30th December 2023
Mary Fairchild offers
The Apostle Paul is laser-focused on the race, the goal, and the finish line of his journey of faith.
Like an Olympian runner, he does not turn back to dwell on his failures.
Forgetting what is behind, Paul looks forward resolutely toward the final victory lap when he will see the face of Jesus Christ.
Brothers and sisters, I do not consider myself yet to have taken hold of it. But one thing I do: Forgetting what is behind and straining toward what is ahead, I press on toward the goal to win the prize for which God has called me heavenward in Christ Jesus.
Philippians 3:13-14 NIV
Now, remember, Paul is Saul, the man who persecuted the church violently.
He played a part in the stoning of Stephen, and he could have let guilt and shame cripple him for that.
But Paul forgot what was in the past.
He didn't let it haunt him or trip him up in the present.
Neither did Paul dwell on his sufferings, beatings, shipwrecks, and imprisonment.
He forgot the disappointments and challenges of rebellious church members, false teachers, and persecutions.
Instead, he trained his eyes on a vision of his Master welcoming him home to heaven saying,
"Well done, good and faithful servant. Enter into your reward!"
Although Christians are called to be like Christ, we continue to make mistakes.
We have not "arrived" yet. We fail.
In fact, we'll never obtain complete sanctification until we stand before the Lord.
But, God uses our imperfections to help us "grow up" in faith.
We have a problem to deal with "the flesh."
Our flesh pulls us toward sin and away from the prize of the upward call.
Our flesh keeps us painfully aware of our need to diligently press on toward the goal.
For this reason, Paul exerted an all-out, single-minded effort to obtain Christian maturity.
He recognized his own shortfall.
Paul also called the Philippians and all future Bible readers to diligently strive with every spiritual muscle to pursue forward momentum in their Christian lives.
The author of the book of Hebrews echoes Paul's words with this similar encouragement.
Therefore, since we are surrounded by such a great cloud of witnesses, let us throw off everything that hinders and the sin that so easily entangles. And let us run with perseverance the race marked out for us, fixing our eyes on Jesus, the pioneer and perfecter of faith. For the joy set before him he endured the cross, scorning its shame, and sat down at the right hand of the throne of God. (NIV)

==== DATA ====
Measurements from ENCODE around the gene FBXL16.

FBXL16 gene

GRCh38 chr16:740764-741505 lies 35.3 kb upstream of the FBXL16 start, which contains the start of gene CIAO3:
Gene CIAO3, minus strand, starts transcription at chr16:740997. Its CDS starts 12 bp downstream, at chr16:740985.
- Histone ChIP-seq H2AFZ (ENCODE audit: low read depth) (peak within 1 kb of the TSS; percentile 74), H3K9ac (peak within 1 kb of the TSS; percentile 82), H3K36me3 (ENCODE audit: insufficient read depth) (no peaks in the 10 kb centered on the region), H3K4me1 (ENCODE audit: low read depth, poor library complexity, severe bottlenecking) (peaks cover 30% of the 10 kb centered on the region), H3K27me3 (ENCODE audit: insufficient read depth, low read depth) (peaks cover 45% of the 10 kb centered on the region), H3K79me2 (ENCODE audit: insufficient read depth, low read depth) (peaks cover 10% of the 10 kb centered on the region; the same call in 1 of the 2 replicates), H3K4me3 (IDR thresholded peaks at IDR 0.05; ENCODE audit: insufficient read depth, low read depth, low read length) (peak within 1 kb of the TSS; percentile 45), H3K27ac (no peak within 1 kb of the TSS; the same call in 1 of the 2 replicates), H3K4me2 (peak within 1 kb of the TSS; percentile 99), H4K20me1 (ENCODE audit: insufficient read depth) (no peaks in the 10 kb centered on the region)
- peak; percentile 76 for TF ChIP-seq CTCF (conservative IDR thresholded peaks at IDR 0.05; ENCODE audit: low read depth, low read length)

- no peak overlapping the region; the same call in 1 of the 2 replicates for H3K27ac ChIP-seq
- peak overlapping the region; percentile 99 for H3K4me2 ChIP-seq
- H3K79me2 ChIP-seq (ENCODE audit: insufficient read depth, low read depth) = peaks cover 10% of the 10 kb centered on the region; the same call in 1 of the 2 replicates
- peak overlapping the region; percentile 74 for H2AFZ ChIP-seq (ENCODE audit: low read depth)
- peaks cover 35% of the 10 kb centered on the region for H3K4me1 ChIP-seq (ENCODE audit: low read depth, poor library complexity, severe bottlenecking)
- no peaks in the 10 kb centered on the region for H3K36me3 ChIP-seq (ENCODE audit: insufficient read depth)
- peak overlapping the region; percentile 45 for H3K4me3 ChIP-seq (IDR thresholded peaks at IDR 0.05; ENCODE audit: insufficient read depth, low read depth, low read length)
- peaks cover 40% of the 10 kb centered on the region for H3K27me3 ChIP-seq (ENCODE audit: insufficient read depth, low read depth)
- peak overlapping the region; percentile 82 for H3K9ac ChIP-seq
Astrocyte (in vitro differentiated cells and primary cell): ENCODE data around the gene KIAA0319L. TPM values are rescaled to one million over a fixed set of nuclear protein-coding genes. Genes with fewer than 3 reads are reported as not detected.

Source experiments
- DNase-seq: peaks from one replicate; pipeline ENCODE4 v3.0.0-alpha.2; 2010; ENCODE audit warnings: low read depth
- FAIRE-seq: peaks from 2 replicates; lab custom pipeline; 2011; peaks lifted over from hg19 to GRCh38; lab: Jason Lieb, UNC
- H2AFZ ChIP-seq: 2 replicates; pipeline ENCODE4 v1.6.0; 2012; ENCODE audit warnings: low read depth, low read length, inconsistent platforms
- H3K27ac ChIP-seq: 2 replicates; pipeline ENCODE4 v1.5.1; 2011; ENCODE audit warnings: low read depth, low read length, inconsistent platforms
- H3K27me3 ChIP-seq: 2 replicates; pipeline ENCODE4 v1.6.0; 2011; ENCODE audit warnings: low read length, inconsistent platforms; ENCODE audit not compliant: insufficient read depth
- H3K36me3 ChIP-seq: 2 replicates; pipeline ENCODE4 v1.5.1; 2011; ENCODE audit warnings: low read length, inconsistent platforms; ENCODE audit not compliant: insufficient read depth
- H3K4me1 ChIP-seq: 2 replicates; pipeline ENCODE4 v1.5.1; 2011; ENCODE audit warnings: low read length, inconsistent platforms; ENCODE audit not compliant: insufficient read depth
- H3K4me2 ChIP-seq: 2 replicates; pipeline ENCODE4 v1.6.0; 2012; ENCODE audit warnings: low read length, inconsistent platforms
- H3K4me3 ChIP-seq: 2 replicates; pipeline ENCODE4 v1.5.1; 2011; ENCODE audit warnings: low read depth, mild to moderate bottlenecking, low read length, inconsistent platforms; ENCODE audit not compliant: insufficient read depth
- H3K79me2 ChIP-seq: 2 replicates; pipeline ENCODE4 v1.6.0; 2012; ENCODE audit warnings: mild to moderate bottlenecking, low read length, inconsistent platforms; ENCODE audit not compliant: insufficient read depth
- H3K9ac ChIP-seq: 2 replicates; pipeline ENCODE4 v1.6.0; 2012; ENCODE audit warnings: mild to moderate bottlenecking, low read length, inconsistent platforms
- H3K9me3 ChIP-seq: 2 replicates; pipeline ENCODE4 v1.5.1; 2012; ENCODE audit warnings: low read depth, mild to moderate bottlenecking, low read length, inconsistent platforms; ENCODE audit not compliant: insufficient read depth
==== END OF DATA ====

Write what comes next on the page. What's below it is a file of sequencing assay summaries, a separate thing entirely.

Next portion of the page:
God alone is the source of our salvation as well as the supplier of our spiritual growth.
The closer we get to completing the race, the more we realize how much further we have to go to become like Christ.
But we cannot look back.
If we do, we'll get burdened down under the weight of past memories of failure.
Any prize we might seek and obtain here on earth will not last.
Only what is eternal will last forever.
Paul told the believers in Corinth that he was working for "a crown that will last forever."
But to win the eternal crown, we need to exercise self-discipline.
Again, Paul uses the imagery of a runner in a race:
Do you not know that in a race all the runners run, but only one gets the prize? Run in such a way as to get the prize. Everyone who competes in the games goes into strict training. They do it to get a crown that will not last, but we do it to get a crown that will last forever. Therefore I do not run like someone running aimlessly; I do not fight like a boxer beating the air. No, I strike a blow to my body and make it my slave so that after I have preached to others, I myself will not be disqualified for the prize.
1 Corinthians 9:24-27, NIV
Be encouraged by Paul's emphasis here on forgetting the past - forgetting what is behind - and straining forward to what lies ahead.
Don't let yesterday's failures derail you from the goal of your upward call of God in Christ.
Press on for the gold medal prize until you meet the Lord Jesus at the finish line.
Bible references available on request
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